Belonging - a Novel

Matthew Tate finds a letter. It speaks of belonging and a mother he has never known. A semi-trailer and a freightless haul to the heart see him arrested and imprisoned in Alice Springs. Caged, haunted and alone, the 19-year-old is determined to find the truth. More
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About Anthony Hopkins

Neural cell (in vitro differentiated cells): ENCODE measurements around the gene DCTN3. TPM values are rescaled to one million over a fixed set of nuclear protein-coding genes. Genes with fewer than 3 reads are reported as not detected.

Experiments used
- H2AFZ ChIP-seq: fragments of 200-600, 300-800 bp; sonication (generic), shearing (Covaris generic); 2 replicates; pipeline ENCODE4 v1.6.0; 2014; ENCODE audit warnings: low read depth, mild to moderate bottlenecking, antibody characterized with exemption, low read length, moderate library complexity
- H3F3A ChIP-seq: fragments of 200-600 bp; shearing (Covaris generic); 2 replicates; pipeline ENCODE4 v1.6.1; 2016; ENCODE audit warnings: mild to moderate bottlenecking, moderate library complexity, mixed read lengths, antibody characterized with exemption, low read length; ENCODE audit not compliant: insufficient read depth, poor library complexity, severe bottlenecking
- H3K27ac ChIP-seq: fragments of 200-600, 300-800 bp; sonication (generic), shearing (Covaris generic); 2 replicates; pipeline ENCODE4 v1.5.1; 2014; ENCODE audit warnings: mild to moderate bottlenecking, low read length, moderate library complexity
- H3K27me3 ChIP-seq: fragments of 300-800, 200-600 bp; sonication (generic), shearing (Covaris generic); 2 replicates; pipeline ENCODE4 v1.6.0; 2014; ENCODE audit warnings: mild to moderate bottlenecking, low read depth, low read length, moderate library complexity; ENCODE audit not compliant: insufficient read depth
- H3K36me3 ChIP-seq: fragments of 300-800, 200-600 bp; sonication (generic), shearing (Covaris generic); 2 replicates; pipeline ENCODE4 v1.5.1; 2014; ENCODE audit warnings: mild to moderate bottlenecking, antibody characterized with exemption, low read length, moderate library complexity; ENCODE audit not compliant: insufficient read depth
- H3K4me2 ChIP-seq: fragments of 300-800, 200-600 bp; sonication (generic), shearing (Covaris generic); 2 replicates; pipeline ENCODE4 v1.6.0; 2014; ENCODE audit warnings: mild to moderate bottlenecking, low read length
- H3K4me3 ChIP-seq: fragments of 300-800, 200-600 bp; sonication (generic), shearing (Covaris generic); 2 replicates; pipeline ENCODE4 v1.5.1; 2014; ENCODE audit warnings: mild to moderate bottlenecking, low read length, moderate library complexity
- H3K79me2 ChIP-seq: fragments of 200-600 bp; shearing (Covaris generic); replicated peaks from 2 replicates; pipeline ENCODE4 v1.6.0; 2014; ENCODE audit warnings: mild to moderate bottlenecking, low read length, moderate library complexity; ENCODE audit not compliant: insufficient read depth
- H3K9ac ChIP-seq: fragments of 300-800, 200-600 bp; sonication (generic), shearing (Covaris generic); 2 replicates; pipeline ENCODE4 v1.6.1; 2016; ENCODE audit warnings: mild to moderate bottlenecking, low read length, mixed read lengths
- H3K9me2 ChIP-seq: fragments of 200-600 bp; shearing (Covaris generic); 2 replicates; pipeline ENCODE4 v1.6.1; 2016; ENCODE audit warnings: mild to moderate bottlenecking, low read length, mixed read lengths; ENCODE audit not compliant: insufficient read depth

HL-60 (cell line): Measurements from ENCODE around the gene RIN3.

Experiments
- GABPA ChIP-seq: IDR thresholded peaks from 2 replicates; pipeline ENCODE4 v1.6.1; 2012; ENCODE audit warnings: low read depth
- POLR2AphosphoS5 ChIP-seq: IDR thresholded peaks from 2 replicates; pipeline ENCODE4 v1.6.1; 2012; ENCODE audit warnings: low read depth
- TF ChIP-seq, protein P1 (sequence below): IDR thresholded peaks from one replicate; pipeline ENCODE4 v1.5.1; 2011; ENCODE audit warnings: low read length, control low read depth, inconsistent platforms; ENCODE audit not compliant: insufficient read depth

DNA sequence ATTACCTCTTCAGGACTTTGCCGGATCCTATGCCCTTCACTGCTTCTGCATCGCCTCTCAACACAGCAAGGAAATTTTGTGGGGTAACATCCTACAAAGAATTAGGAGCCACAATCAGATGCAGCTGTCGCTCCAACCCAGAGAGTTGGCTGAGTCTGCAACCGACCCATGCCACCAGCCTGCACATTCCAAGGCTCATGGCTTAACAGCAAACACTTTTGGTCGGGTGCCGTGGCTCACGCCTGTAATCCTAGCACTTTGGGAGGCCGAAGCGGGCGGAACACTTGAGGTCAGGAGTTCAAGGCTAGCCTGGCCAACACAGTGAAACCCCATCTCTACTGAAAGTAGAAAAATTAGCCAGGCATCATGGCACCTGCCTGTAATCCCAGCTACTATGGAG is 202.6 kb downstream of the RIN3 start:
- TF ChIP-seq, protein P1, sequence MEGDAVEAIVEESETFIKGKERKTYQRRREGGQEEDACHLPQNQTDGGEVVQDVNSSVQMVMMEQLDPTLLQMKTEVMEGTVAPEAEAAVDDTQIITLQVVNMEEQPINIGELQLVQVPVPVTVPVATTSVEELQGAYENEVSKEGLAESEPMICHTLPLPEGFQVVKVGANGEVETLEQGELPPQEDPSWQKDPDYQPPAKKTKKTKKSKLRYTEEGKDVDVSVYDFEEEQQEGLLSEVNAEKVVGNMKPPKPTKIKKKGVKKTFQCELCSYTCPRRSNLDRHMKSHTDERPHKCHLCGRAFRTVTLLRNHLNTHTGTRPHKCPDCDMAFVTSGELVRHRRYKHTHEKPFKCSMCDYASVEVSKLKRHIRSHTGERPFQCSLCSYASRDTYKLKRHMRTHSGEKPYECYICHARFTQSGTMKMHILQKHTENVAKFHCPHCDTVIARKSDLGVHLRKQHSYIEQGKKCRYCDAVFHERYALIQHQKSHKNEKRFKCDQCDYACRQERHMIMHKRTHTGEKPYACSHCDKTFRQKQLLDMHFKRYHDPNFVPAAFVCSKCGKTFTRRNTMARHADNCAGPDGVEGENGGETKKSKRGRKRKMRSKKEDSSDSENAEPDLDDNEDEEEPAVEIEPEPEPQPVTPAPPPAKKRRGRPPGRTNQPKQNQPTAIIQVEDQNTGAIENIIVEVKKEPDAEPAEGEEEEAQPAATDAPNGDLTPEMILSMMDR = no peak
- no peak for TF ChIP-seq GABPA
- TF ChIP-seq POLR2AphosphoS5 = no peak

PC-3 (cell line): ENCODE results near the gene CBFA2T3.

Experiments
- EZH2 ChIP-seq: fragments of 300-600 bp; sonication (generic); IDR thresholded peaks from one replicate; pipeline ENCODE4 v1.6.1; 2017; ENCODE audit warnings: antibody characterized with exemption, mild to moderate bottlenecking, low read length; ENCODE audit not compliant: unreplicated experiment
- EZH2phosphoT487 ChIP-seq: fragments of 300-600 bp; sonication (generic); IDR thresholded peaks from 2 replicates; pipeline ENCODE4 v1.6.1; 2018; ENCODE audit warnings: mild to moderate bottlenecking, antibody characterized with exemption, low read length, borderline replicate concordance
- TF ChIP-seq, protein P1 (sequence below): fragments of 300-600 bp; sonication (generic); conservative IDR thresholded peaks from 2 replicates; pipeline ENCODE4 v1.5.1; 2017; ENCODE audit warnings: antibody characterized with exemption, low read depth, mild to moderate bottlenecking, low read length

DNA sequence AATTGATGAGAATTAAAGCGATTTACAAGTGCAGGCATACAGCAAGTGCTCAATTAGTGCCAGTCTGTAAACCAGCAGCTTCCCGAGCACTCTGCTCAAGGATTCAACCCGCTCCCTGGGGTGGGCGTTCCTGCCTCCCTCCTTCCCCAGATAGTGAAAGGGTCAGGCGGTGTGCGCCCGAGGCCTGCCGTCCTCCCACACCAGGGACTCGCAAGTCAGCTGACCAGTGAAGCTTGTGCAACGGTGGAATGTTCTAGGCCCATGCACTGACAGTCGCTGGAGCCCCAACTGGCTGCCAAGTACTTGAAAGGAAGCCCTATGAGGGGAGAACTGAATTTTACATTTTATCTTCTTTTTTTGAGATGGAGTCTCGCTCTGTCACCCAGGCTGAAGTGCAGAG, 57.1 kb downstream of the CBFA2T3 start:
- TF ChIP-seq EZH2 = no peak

ANTHONY HOPKINS is a white Australian who lives on Ngunnawal and Ngambri land in Canberra with his wife Kelli Cole, a Warumungu and Luritja woman from Central Australia and curator of Aboriginal and Torres Strait Islander Art at the National Gallery of Australia. He is the proud father of three sons who stand tall on the land of their ancestors. Anthony is an Associate Professor and the Director of Clinical and Internship Courses at the ANU College of Law, as well as a practising criminal defence barrister. He is an award-winning teacher who teaches criminal law, evidence law and clinical courses in the ACT prison and with the Aboriginal Legal Service. Anthony’s research is focused on colonialism, inequality and marginalisation, as they shape, intersect with and are compounded by the criminal justice system. This work begins with recognising the importance of listening to the experiences of those caught in that system. His journey of listening began at the Central Australian Aboriginal Legal Aid Service in Alice Springs in 1997, as a law student intern, where he met Kelli, then working as an Aboriginal Field Officer, and was welcomed into her family. The journey continues and is supported by a mindfulness and compassion meditation practice.

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